Donna Haskins defeats the devil

Onaje X. O. Woodbine’s book about a Black woman’s life is a model of ethnographic work that centers the voice of its subject.
April 7, 2021

Ms. Donna Haskins appears briefly in Onaje Woodbine’s 2016 study Black Gods of the Asphalt: Religion, Hip-Hop, and Street Basketball. A young man named Jason meets “a lady of God, a voice of God,” who provides counsel after he’s injured in a college basketball game. Later she channels the voice of one of Jason’s ancestors to tell him that he’s meant for greatness and will be a minister of God. Although Haskins is a minor character in the story, Woodbine hints at her larger significance in his analysis of Jason: “Black male athletes cannot achieve spiritual freedom from the hegemonic forces of culture without realizing the ultimate value of women.” He adds, “God may be at the apex of Jason’s hoops theology, but ancestors mediate God’s grace on the court.”

These two conclusions—that women are crucial (and often marginalized) in Black communities and that the living can connect with the dead in tangible ways—emerge fully, beautifully, and startlingly in Woodbine’s second book, Take Back What the Devil Stole, which tells the story of Haskins’s life. It’s a compelling story because it is simultaneously ordinary and extraordinary.

What’s ordinary—and tragic in its ordinariness—is the depth of suffering Haskins experiences throughout her life. Shaped by a childhood in public housing that was designed to be isolated from Boston’s economic opportunities and social services, she endures inadequate public education, sexual assaults, police brutality, substandard medical care during cancer treatment, intimate partner violence, persistent poverty, and the thousands of everyday indignities that come from being a poor Black woman in America.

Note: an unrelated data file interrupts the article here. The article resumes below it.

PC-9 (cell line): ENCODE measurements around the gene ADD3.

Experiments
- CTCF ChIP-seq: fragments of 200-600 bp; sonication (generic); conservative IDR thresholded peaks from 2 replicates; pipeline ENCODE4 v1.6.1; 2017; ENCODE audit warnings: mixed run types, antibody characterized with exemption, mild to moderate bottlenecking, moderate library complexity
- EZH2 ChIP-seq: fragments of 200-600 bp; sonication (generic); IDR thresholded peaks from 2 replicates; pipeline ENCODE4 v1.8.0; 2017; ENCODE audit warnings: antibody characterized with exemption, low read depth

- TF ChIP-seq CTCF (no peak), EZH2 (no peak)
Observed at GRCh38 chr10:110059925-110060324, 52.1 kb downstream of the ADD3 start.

What’s extraordinary is the agency and healing that emerge as Haskins incorporates new layers of faith into her life. Raised as a Catholic, she experiences something like a conversion at age 46 while visiting her sister’s Baptist church:

The jubilant sounds of the Black gospel choir, the ecstatic shouts of joy erupting spontaneously from Black congregants’ sanctified mouths, and the welcoming gestures of the graceful ushers enclosed Donna in a sensual space of resistance to the hardness of life in the streets of Roxbury. In this new space of worship, she felt her black body had come home. She couldn’t believe that Christians were allowed to incarnate the Holy Spirit in such a full-bodied, celebratory way.

After the sermon, Haskins says, “the joy of the Lord was with me. I walked out. I felt good.” She goes home, cleans her house, tells her cheating boyfriend never to call her again, and commits to a life of prayer and celibacy.

And then her encounters in the spirit world begin. “Through the marvels of her own inventiveness and from the safety of her Roxbury apartment, she be­comes aware of an-other dimension, a nonmate­rial world defined not, for once, by people’s perceptions of her body.” It begins one afternoon when Haskins lies down after reading the Bible and enters a spirit world where she fights the demon of lust. Soon she encounters other spirits—some good, some dangerous—and starts speaking in tongues. She meets Jesus, who proclaims the forgiveness of all her sins, envelops her in love, absorbs all her sorrow, and fills her with sanctifying power:

His eyes were so beautiful. They were sparkling like light and diamonds. He wasn’t even moving his mouth. Oh my God. I wanted to stay with Him.